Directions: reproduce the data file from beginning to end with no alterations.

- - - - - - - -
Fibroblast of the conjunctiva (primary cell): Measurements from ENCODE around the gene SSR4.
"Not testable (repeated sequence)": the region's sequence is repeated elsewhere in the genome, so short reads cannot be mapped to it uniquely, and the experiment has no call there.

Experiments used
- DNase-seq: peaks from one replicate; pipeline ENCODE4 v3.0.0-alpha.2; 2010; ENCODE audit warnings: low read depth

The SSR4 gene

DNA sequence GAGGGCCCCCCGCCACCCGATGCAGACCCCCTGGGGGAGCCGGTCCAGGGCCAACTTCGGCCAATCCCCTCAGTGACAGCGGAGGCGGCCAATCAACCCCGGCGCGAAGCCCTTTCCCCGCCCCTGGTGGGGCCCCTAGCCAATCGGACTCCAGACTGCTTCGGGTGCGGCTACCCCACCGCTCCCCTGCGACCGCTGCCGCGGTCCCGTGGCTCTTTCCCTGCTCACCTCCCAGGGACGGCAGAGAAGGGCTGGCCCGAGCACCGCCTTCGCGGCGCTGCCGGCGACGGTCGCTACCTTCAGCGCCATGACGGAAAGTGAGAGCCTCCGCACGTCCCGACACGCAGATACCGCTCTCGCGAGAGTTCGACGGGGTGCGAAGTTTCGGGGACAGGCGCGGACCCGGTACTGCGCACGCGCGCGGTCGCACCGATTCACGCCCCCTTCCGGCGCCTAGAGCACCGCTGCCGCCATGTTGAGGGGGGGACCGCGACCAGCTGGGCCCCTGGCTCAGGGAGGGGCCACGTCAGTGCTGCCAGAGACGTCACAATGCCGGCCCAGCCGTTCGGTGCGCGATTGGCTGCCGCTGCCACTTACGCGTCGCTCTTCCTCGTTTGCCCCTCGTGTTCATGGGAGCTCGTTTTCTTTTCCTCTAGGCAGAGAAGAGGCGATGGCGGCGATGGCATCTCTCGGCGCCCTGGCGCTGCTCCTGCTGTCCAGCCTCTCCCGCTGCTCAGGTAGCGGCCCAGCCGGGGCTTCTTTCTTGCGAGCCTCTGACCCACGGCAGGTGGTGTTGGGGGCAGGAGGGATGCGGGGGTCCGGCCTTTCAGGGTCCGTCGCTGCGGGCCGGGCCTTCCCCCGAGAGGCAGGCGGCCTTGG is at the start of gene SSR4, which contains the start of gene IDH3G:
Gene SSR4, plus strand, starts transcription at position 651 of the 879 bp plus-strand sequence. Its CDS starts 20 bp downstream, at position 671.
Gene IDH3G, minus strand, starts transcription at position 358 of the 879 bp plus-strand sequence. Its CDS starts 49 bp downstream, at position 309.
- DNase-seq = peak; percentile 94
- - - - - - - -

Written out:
Fibroblast of the conjunctiva (primary cell): Measurements from ENCODE around the gene SSR4.
"Not testable (repeated sequence)": the region's sequence is repeated elsewhere in the genome, so short reads cannot be mapped to it uniquely, and the experiment has no call there.

Experiments used
- DNase-seq: peaks from one replicate; pipeline ENCODE4 v3.0.0-alpha.2; 2010; ENCODE audit warnings: low read depth

The SSR4 gene

DNA sequence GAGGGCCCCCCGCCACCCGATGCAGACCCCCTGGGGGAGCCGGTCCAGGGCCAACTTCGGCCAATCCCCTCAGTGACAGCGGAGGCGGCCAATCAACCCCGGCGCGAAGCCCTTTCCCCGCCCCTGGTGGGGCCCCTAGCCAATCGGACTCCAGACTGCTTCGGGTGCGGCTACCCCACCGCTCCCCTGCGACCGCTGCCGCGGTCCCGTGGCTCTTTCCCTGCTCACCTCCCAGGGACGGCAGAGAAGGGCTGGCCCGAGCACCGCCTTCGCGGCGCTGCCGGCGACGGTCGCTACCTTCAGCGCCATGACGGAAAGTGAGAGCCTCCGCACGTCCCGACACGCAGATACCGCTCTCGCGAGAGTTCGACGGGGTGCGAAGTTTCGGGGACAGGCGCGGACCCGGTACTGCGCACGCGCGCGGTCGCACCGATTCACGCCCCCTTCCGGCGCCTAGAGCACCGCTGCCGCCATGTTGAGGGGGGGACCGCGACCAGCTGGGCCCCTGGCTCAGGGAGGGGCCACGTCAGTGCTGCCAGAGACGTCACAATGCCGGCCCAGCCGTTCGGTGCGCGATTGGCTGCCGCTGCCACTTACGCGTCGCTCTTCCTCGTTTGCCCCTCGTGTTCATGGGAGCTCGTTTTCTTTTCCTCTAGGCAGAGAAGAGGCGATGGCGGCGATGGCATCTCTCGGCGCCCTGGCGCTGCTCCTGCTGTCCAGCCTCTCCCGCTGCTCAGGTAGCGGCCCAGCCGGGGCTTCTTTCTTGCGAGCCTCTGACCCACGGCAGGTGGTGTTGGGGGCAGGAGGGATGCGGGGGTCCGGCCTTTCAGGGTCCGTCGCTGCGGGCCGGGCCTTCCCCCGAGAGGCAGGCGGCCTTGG is at the start of gene SSR4, which contains the start of gene IDH3G:
Gene SSR4, plus strand, starts transcription at position 651 of the 879 bp plus-strand sequence. Its CDS starts 20 bp downstream, at position 671.
Gene IDH3G, minus strand, starts transcription at position 358 of the 879 bp plus-strand sequence. Its CDS starts 49 bp downstream, at position 309.
- DNase-seq = peak; percentile 94